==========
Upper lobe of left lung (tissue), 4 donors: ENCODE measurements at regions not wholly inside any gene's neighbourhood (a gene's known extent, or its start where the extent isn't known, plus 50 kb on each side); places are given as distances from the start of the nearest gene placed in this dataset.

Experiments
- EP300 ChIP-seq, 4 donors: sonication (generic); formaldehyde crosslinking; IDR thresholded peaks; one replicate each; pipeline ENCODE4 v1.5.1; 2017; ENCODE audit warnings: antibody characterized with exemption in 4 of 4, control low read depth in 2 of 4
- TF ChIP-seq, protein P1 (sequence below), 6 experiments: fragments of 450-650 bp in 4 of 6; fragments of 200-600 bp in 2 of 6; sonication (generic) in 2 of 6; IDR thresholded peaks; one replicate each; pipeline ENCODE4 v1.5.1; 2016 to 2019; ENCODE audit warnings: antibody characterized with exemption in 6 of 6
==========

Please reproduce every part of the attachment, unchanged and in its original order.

Upper lobe of left lung (tissue), 4 donors: ENCODE measurements at regions not wholly inside any gene's neighbourhood (a gene's known extent, or its start where the extent isn't known, plus 50 kb on each side); places are given as distances from the start of the nearest gene placed in this dataset.

Experiments
- EP300 ChIP-seq, 4 donors: sonication (generic); formaldehyde crosslinking; IDR thresholded peaks; one replicate each; pipeline ENCODE4 v1.5.1; 2017; ENCODE audit warnings: antibody characterized with exemption in 4 of 4, control low read depth in 2 of 4
- TF ChIP-seq, protein P1 (sequence below), 6 experiments: fragments of 450-650 bp in 4 of 6; fragments of 200-600 bp in 2 of 6; sonication (generic) in 2 of 6; IDR thresholded peaks; one replicate each; pipeline ENCODE4 v1.5.1; 2016 to 2019; ENCODE audit warnings: antibody characterized with exemption in 6 of 6